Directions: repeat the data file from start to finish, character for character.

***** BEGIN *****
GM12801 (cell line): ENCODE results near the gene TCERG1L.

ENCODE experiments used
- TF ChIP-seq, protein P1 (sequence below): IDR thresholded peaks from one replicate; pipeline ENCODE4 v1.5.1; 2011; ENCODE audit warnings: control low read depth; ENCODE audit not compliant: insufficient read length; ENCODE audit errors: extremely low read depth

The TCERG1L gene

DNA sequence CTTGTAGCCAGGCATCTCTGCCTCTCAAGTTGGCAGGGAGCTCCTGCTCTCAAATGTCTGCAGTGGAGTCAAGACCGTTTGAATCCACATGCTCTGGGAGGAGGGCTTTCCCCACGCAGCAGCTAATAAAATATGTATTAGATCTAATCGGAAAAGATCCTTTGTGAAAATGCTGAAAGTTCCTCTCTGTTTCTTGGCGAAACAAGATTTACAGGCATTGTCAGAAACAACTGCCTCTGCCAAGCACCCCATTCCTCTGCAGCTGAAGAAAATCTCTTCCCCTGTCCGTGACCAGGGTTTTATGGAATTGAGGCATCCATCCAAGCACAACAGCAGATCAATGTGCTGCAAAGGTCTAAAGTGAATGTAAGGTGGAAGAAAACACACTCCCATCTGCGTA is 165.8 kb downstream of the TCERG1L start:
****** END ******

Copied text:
GM12801 (cell line): ENCODE results near the gene TCERG1L.

ENCODE experiments used
- TF ChIP-seq, protein P1 (sequence below): IDR thresholded peaks from one replicate; pipeline ENCODE4 v1.5.1; 2011; ENCODE audit warnings: control low read depth; ENCODE audit not compliant: insufficient read length; ENCODE audit errors: extremely low read depth

The TCERG1L gene

DNA sequence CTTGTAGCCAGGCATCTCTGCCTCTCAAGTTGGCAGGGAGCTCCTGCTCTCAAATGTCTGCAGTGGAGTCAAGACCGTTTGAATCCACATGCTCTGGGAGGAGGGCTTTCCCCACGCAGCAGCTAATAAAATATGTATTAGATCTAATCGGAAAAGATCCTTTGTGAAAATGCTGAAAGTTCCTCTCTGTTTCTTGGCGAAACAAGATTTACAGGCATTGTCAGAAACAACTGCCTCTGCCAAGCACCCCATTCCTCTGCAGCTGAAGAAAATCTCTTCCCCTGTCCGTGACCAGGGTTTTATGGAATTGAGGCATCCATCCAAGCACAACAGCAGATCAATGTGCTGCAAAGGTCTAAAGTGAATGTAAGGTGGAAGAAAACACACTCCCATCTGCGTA is 165.8 kb downstream of the TCERG1L start: